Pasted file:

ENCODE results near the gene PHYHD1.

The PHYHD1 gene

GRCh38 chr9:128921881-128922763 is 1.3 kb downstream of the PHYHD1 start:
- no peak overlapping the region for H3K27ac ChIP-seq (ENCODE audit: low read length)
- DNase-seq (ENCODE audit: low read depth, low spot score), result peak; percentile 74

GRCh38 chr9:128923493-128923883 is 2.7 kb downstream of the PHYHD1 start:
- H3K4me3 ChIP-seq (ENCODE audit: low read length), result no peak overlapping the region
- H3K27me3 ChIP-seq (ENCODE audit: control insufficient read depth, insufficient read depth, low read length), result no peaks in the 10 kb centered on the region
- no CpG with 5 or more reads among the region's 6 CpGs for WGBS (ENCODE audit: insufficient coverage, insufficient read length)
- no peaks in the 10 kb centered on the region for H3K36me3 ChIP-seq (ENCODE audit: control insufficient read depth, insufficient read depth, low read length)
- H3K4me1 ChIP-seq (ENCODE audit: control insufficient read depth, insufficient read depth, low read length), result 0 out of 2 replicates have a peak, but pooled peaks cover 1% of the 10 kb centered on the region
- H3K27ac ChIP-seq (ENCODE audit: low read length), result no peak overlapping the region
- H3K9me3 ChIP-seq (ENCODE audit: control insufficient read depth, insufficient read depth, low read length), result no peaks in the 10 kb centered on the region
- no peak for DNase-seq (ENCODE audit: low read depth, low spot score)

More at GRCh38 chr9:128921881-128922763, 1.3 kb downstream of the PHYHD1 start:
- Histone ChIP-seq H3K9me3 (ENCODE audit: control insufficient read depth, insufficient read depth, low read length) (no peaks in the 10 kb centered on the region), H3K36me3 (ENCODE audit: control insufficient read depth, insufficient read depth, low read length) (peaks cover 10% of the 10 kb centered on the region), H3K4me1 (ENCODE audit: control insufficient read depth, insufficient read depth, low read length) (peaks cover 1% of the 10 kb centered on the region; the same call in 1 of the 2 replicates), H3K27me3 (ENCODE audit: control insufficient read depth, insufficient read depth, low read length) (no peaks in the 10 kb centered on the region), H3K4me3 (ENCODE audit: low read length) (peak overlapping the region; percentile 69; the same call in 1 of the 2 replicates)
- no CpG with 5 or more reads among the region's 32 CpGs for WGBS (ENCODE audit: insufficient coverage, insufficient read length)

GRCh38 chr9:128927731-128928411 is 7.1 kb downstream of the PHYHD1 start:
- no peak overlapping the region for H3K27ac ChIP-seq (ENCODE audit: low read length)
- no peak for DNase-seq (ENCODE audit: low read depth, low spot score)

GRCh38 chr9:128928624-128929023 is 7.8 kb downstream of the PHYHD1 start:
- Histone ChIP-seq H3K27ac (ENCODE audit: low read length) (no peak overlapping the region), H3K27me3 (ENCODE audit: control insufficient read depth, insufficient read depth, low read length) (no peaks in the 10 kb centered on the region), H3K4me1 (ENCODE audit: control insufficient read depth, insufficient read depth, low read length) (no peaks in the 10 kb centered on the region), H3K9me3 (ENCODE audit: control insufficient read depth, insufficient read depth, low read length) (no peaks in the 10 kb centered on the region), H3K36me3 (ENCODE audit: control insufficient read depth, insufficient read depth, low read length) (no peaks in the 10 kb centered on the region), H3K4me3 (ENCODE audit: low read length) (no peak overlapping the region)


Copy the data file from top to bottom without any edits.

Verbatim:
ENCODE results near the gene PHYHD1.

The PHYHD1 gene

GRCh38 chr9:128921881-128922763 is 1.3 kb downstream of the PHYHD1 start:
- no peak overlapping the region for H3K27ac ChIP-seq (ENCODE audit: low read length)
- DNase-seq (ENCODE audit: low read depth, low spot score), result peak; percentile 74

GRCh38 chr9:128923493-128923883 is 2.7 kb downstream of the PHYHD1 start:
- H3K4me3 ChIP-seq (ENCODE audit: low read length), result no peak overlapping the region
- H3K27me3 ChIP-seq (ENCODE audit: control insufficient read depth, insufficient read depth, low read length), result no peaks in the 10 kb centered on the region
- no CpG with 5 or more reads among the region's 6 CpGs for WGBS (ENCODE audit: insufficient coverage, insufficient read length)
- no peaks in the 10 kb centered on the region for H3K36me3 ChIP-seq (ENCODE audit: control insufficient read depth, insufficient read depth, low read length)
- H3K4me1 ChIP-seq (ENCODE audit: control insufficient read depth, insufficient read depth, low read length), result 0 out of 2 replicates have a peak, but pooled peaks cover 1% of the 10 kb centered on the region
- H3K27ac ChIP-seq (ENCODE audit: low read length), result no peak overlapping the region
- H3K9me3 ChIP-seq (ENCODE audit: control insufficient read depth, insufficient read depth, low read length), result no peaks in the 10 kb centered on the region
- no peak for DNase-seq (ENCODE audit: low read depth, low spot score)

More at GRCh38 chr9:128921881-128922763, 1.3 kb downstream of the PHYHD1 start:
- Histone ChIP-seq H3K9me3 (ENCODE audit: control insufficient read depth, insufficient read depth, low read length) (no peaks in the 10 kb centered on the region), H3K36me3 (ENCODE audit: control insufficient read depth, insufficient read depth, low read length) (peaks cover 10% of the 10 kb centered on the region), H3K4me1 (ENCODE audit: control insufficient read depth, insufficient read depth, low read length) (peaks cover 1% of the 10 kb centered on the region; the same call in 1 of the 2 replicates), H3K27me3 (ENCODE audit: control insufficient read depth, insufficient read depth, low read length) (no peaks in the 10 kb centered on the region), H3K4me3 (ENCODE audit: low read length) (peak overlapping the region; percentile 69; the same call in 1 of the 2 replicates)
- no CpG with 5 or more reads among the region's 32 CpGs for WGBS (ENCODE audit: insufficient coverage, insufficient read length)

GRCh38 chr9:128927731-128928411 is 7.1 kb downstream of the PHYHD1 start:
- no peak overlapping the region for H3K27ac ChIP-seq (ENCODE audit: low read length)
- no peak for DNase-seq (ENCODE audit: low read depth, low spot score)

GRCh38 chr9:128928624-128929023 is 7.8 kb downstream of the PHYHD1 start:
- Histone ChIP-seq H3K27ac (ENCODE audit: low read length) (no peak overlapping the region), H3K27me3 (ENCODE audit: control insufficient read depth, insufficient read depth, low read length) (no peaks in the 10 kb centered on the region), H3K4me1 (ENCODE audit: control insufficient read depth, insufficient read depth, low read length) (no peaks in the 10 kb centered on the region), H3K9me3 (ENCODE audit: control insufficient read depth, insufficient read depth, low read length) (no peaks in the 10 kb centered on the region), H3K36me3 (ENCODE audit: control insufficient read depth, insufficient read depth, low read length) (no peaks in the 10 kb centered on the region), H3K4me3 (ENCODE audit: low read length) (no peak overlapping the region)